Time during any exam is limited, but the UCAT is definitely more time pressured than most exams due to doctors, dentists and other medical roles having to possess the skills and abilities of effectively thinking and working under extreme time demands. The UCAT and your score will determine your suitability and abilities in fulfilling the role of a doctor, dentist or other medical practitioners. Here we look at how to make the most out of the limited time allocated, to ensure you fully complete every answer and succeed in gaining a high final score.
As you become absorbed within the content of the UCAT, time can be forgotten but make a mental note to keep checking the time after each question to see how much time you have left; keep track of time to sufficiently use it. The real UCAT will have its own timer displayed on the computer screen.
The UCAT Quantitative Reasoning section in particular would benefit from keyboard shortcuts, as you will need to use the UCAT computer calculator. Instead of selecting the numbers on the calculator by using the mouse, use the number pad on the right-hand side of your keyboard. This is a lot quicker, therefore saving you time.
Using keyboard shortcuts saves you time in the UCAT:
If you are not confident on an answer, try guessing at it. The technique of guessing will feel wrong at first but remember you have been trained to think logically which in turn trains your instincts. Therefore, the answer you provide will still be an academically educated guess. You do not want to be leaving any unanswered questions, so guessing is better than not giving an answer at all.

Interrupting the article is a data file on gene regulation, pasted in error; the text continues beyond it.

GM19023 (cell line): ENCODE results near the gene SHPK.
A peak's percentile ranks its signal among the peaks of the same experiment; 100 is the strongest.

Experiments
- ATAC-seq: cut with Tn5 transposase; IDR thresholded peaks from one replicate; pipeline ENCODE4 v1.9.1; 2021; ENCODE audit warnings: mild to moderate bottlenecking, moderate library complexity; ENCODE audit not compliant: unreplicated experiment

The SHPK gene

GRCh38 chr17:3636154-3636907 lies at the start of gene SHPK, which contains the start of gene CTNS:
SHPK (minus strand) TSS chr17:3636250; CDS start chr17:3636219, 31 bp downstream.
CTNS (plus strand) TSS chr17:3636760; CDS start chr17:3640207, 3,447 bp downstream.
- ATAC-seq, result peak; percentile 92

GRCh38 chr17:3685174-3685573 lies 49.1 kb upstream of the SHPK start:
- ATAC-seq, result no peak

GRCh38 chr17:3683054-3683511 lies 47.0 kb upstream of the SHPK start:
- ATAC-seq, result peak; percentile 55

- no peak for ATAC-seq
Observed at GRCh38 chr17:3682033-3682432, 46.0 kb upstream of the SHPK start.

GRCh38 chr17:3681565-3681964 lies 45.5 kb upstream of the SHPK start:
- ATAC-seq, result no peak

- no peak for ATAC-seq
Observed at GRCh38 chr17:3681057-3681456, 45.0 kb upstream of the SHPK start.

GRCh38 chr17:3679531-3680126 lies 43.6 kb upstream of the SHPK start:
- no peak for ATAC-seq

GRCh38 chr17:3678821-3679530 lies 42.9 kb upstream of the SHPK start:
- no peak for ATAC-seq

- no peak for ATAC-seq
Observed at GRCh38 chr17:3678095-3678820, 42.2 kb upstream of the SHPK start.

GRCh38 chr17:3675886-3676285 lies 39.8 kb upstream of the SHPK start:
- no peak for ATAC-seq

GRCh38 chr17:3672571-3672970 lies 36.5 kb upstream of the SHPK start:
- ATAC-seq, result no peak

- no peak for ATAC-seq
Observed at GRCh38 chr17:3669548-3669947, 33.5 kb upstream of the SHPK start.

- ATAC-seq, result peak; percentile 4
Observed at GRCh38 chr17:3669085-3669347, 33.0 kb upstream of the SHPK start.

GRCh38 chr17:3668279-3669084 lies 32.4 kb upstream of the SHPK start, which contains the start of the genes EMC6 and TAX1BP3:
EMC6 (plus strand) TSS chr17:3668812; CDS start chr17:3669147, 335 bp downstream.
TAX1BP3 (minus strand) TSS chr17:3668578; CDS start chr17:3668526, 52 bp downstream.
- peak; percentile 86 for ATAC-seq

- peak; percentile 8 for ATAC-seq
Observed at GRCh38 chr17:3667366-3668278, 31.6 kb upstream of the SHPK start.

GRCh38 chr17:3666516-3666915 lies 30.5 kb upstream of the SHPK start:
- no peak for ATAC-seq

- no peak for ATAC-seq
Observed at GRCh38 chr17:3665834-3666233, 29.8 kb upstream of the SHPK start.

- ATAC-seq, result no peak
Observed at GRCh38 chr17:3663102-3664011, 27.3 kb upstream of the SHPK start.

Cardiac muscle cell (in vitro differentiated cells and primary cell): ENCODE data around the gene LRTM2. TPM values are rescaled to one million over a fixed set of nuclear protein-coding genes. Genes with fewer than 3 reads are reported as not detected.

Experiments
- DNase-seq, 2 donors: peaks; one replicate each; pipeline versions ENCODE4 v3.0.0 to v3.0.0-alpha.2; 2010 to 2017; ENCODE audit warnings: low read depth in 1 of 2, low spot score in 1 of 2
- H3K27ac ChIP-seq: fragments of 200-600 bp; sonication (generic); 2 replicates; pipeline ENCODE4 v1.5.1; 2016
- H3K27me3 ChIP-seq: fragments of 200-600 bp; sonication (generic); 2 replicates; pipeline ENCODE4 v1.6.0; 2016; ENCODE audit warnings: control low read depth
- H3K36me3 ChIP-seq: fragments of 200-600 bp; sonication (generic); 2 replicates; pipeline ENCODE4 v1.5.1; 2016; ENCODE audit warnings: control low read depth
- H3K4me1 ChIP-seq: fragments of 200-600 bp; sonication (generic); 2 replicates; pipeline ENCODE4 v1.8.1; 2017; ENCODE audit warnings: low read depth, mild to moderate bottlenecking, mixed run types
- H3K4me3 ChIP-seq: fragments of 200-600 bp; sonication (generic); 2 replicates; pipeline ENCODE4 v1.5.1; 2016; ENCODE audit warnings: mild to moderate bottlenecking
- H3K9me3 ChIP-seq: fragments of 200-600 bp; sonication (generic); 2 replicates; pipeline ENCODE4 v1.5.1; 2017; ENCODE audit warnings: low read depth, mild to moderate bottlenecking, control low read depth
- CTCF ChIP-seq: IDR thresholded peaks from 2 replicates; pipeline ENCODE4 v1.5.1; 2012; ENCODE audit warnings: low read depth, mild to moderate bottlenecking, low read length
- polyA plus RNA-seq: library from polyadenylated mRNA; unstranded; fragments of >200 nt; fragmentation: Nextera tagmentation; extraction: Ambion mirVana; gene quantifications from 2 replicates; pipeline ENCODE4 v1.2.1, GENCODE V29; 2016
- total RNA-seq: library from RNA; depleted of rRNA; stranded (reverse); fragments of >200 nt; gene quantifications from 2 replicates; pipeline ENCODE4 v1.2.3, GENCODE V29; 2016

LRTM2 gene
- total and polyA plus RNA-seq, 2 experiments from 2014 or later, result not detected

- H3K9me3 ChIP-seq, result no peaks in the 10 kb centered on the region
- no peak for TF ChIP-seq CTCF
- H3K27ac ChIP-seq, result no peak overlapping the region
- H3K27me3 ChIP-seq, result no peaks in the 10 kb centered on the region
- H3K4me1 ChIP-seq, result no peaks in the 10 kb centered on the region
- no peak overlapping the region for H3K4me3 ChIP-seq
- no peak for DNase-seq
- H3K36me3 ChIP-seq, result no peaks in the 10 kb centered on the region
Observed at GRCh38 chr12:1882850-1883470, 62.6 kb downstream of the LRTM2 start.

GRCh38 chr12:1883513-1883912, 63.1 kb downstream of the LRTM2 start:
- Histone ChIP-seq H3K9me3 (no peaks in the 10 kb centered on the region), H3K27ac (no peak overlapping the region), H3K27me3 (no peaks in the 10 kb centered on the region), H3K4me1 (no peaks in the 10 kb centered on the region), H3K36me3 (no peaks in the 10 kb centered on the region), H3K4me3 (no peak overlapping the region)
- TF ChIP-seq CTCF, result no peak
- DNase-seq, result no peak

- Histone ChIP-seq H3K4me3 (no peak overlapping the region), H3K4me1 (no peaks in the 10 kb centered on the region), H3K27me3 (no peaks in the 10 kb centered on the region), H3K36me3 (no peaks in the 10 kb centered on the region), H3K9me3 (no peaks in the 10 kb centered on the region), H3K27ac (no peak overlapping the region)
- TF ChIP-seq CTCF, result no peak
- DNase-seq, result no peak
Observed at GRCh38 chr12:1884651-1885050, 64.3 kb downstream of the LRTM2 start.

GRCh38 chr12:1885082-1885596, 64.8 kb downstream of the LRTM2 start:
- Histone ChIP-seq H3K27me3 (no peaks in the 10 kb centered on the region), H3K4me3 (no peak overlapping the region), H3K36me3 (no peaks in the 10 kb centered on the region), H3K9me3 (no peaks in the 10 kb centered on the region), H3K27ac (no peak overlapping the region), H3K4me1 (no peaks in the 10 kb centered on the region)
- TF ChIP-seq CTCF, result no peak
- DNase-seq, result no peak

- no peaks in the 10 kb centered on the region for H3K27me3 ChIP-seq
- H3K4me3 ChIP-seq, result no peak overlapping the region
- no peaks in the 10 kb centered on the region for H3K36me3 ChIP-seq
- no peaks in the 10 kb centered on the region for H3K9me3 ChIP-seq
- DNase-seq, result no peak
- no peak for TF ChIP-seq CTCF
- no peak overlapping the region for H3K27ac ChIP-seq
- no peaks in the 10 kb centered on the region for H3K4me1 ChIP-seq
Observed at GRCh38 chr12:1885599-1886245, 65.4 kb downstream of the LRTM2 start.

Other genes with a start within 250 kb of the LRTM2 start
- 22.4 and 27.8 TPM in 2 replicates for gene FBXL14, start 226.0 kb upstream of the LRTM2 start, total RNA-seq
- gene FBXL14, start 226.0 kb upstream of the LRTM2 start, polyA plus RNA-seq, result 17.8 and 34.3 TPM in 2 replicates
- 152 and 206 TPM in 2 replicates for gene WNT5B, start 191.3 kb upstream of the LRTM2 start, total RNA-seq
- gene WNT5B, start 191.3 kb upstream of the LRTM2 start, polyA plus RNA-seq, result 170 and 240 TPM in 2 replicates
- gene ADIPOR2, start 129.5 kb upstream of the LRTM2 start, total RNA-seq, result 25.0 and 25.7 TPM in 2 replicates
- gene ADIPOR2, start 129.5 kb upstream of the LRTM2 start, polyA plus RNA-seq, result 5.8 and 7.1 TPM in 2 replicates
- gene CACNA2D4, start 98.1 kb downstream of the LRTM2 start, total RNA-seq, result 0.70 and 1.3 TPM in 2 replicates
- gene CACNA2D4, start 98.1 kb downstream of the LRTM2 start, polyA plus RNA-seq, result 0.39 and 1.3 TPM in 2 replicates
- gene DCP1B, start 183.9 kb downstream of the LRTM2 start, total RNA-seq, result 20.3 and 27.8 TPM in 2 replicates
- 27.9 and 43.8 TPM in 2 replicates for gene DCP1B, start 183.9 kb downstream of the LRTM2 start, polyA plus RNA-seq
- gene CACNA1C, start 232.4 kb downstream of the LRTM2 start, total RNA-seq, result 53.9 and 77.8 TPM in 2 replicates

The UCAT has a flagging function allowing you to quickly return to questions you either found too difficult and want to return to if you have enough time at the end or a particular question you wish to check again later. This function can only flag one question at a time, only flag the question you feel you cannot even make a decent educated guess at. Do not waste time flagging questions which you could just guess.
If you aim for perfection first time, you will only fail and be disappointed in yourself. True perfectionist are high achievers but it can hold you back and at times prevent you from even trying, due to creating a fear of failing. It is impossible but unnecessary to answer all the UCAT questions perfectly within the allocated time as it is graded on a curve of comparing how well others have done. You do not have to get all of the questions correct to get a perfect score, much less a very good one.
Feeling a bit overwhelmed and anxious? Please don’t worry, head over to our UCAT Online Course and we’ll get you signed up to guide you through this whole process step-by-step.
We have a bank of over 10,239 questions, a decision-making section and 8 full mock exams and 18 mini-mock exams; we even give you performance feedback too.
We’ve been lending a successful helping hand since 2009. Medify’s here to support you, just reach out to us.